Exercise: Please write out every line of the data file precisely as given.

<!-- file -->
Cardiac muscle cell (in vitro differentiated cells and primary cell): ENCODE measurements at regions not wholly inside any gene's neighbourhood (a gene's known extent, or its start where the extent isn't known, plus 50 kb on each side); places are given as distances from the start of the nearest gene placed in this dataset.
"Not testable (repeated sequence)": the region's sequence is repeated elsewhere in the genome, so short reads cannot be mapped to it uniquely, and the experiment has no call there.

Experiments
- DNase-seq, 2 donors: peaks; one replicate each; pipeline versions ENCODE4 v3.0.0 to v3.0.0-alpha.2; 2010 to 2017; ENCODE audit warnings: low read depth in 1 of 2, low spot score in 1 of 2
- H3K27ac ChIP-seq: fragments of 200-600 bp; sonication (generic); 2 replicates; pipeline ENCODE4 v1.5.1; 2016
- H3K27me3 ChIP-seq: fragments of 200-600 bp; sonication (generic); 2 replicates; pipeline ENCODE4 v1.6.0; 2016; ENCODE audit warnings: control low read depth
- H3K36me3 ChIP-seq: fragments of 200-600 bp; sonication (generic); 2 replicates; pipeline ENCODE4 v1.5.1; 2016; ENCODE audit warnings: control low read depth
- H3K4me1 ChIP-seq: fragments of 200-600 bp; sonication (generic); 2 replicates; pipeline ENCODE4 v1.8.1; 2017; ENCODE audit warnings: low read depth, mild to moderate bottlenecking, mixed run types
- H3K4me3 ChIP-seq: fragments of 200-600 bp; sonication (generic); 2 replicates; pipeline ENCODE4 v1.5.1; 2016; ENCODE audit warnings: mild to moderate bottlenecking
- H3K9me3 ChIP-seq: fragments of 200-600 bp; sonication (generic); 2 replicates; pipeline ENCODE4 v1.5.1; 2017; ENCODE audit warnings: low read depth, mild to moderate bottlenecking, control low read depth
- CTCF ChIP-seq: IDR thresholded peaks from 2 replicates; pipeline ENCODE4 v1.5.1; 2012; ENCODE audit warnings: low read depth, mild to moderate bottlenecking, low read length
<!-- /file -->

Cardiac muscle cell (in vitro differentiated cells and primary cell): ENCODE measurements at regions not wholly inside any gene's neighbourhood (a gene's known extent, or its start where the extent isn't known, plus 50 kb on each side); places are given as distances from the start of the nearest gene placed in this dataset.
"Not testable (repeated sequence)": the region's sequence is repeated elsewhere in the genome, so short reads cannot be mapped to it uniquely, and the experiment has no call there.

Experiments
- DNase-seq, 2 donors: peaks; one replicate each; pipeline versions ENCODE4 v3.0.0 to v3.0.0-alpha.2; 2010 to 2017; ENCODE audit warnings: low read depth in 1 of 2, low spot score in 1 of 2
- H3K27ac ChIP-seq: fragments of 200-600 bp; sonication (generic); 2 replicates; pipeline ENCODE4 v1.5.1; 2016
- H3K27me3 ChIP-seq: fragments of 200-600 bp; sonication (generic); 2 replicates; pipeline ENCODE4 v1.6.0; 2016; ENCODE audit warnings: control low read depth
- H3K36me3 ChIP-seq: fragments of 200-600 bp; sonication (generic); 2 replicates; pipeline ENCODE4 v1.5.1; 2016; ENCODE audit warnings: control low read depth
- H3K4me1 ChIP-seq: fragments of 200-600 bp; sonication (generic); 2 replicates; pipeline ENCODE4 v1.8.1; 2017; ENCODE audit warnings: low read depth, mild to moderate bottlenecking, mixed run types
- H3K4me3 ChIP-seq: fragments of 200-600 bp; sonication (generic); 2 replicates; pipeline ENCODE4 v1.5.1; 2016; ENCODE audit warnings: mild to moderate bottlenecking
- H3K9me3 ChIP-seq: fragments of 200-600 bp; sonication (generic); 2 replicates; pipeline ENCODE4 v1.5.1; 2017; ENCODE audit warnings: low read depth, mild to moderate bottlenecking, control low read depth
- CTCF ChIP-seq: IDR thresholded peaks from 2 replicates; pipeline ENCODE4 v1.5.1; 2012; ENCODE audit warnings: low read depth, mild to moderate bottlenecking, low read length